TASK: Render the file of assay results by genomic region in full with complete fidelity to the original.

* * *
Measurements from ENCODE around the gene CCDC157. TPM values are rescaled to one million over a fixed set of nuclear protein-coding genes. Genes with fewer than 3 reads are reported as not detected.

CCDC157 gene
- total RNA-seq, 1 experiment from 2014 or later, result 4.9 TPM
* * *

Measurements from ENCODE around the gene CCDC157. TPM values are rescaled to one million over a fixed set of nuclear protein-coding genes. Genes with fewer than 3 reads are reported as not detected.

CCDC157 gene
- total RNA-seq, 1 experiment from 2014 or later, result 4.9 TPM